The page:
PMCID: PMC3013762  PMID: 21097781
4.  Activated Notch4 Inhibits Angiogenesis: Role of β1-Integrin Activation 
Molecular and Cellular Biology  2002;22(8):2830-2841.
Notch4 is a member of the Notch family of transmembrane receptors that is expressed primarily on endothelial cells. Activation of Notch in various cell systems has been shown to regulate cell fate decisions. The sprouting of endothelial cells from microvessels, or angiogenesis, involves the modulation of the endothelial cell phenotype. Based on the function of other Notch family members and the expression pattern of Notch4, we postulated that Notch4 activation would modulate angiogenesis. Using an in vitro endothelial-sprouting assay, we show that expression of constitutively active Notch4 in human dermal microvascular endothelial cells (HMEC-1) inhibits endothelial sprouting. We also show that activated Notch4 inhibits vascular endothelial growth factor (VEGF)-induced angiogenesis in the chick chorioallantoic membrane in vivo. Activated Notch4 does not inhibit HMEC-1 proliferation or migration through fibrinogen. However, migration through collagen is inhibited. Our data show that Notch4 cells exhibit increased β1-integrin-mediated adhesion to collagen. HMEC-1 expressing activated Notch4 do not have increased surface expression of β1-integrins. Rather, we demonstrate that Notch4-expressing cells display β1-integrin in an active, high-affinity conformation. Furthermore, using function-activating β1-integrin antibodies, we demonstrate that activation of β1-integrins is sufficient to inhibit VEGF-induced endothelial sprouting in vitro and angiogenesis in vivo. Our findings suggest that constitutive Notch4 activation in endothelial cells inhibits angiogenesis in part by promoting β1-integrin-mediated adhesion to the underlying matrix.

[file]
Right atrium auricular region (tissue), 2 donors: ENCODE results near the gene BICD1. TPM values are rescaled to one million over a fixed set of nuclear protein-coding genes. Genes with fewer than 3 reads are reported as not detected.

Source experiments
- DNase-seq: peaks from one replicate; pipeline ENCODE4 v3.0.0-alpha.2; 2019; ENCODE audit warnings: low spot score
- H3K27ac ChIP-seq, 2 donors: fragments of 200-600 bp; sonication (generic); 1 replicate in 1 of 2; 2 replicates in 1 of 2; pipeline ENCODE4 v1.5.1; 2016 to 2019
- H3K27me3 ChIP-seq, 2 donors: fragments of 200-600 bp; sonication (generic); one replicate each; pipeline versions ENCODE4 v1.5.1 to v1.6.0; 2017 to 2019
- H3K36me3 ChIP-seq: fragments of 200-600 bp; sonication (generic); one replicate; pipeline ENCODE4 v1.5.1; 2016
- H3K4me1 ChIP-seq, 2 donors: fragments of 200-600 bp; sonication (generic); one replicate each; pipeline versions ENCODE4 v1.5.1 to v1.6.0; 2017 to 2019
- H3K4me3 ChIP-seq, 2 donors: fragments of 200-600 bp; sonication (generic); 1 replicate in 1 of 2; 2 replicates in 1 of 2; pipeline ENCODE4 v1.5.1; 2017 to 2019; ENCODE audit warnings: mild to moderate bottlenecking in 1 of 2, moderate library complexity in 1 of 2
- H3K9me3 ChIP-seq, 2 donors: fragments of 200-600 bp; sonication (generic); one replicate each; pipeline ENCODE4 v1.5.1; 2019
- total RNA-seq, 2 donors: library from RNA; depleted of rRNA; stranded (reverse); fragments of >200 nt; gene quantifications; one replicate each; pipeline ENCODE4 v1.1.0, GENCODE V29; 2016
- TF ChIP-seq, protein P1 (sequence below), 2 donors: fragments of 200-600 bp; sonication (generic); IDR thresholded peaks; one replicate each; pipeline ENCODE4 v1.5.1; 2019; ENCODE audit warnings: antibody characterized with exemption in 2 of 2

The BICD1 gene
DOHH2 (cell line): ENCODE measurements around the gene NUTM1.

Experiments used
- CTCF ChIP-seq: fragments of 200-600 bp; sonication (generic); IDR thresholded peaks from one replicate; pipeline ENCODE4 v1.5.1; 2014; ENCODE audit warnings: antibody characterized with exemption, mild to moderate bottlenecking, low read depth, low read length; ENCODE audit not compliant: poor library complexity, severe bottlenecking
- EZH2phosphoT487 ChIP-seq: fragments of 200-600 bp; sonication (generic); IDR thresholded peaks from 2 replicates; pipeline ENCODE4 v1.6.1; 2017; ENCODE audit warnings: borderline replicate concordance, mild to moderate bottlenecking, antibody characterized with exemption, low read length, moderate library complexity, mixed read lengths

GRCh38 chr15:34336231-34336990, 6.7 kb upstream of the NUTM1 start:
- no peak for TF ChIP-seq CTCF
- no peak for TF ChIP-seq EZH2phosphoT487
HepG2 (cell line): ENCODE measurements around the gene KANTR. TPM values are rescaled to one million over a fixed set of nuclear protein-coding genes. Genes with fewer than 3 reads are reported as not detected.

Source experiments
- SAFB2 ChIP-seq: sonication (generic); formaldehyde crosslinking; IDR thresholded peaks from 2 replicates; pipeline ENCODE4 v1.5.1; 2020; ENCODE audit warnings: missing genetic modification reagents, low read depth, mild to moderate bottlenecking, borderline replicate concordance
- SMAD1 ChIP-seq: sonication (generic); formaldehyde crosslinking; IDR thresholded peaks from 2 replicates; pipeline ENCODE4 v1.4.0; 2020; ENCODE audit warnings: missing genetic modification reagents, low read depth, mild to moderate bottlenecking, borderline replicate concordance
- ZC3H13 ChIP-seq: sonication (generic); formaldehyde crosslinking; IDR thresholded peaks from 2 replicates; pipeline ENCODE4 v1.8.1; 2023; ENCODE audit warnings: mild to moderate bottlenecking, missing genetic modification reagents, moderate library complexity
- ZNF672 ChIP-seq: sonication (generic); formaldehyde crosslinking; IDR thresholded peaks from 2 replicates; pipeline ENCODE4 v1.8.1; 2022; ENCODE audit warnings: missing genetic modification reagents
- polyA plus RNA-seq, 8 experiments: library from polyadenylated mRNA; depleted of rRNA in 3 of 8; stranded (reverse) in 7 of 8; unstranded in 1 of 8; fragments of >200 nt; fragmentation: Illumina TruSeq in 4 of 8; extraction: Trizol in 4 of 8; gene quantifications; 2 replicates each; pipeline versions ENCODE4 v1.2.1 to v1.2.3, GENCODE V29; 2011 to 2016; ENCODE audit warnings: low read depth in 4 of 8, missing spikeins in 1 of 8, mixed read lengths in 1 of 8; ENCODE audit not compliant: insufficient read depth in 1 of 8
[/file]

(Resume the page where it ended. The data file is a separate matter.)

PMCID: PMC133705  PMID: 11909975
5.  Increased Expression of Cyclin D2 during Multiple States of Growth Arrest in Primary and Established Cells 
Molecular and Cellular Biology  1998;18(6):3163-3172.
Cyclin D2 is a member of the family of D-type cyclins that is implicated in cell cycle regulation, differentiation, and oncogenic transformation. To better understand the role of this cyclin in the control of cell proliferation, cyclin D2 expression was monitored under various growth conditions in primary human and established murine fibroblasts. In different states of cellular growth arrest initiated by contact inhibition, serum starvation, or cellular senescence, marked increases (5- to 20-fold) were seen in the expression levels of cyclin D2 mRNA and protein. Indirect immunofluorescence studies showed that cyclin D2 protein localized to the nucleus in G0, suggesting a nuclear function for cyclin D2 in quiescent cells. Cyclin D2 was also found to be associated with the cyclin-dependent kinases CDK2 and CDK4 but not CDK6 during growth arrest. Cyclin D2-CDK2 complexes increased in amounts but were inactive as histone H1 kinases in quiescent cells. Transient transfection and needle microinjection of cyclin D2 expression constructs demonstrated that overexpression of cyclin D2 protein efficiently inhibited cell cycle progression and DNA synthesis. These data suggest that in addition to a role in promoting cell cycle progression through phosphorylation of retinoblastoma family proteins in some cell systems, cyclin D2 may contribute to the induction and/or maintenance of a nonproliferative state, possibly through sequestration of the CDK2 catalytic subunit.
PMCID: PMC108898  PMID: 9584157

Results 1-5 (5)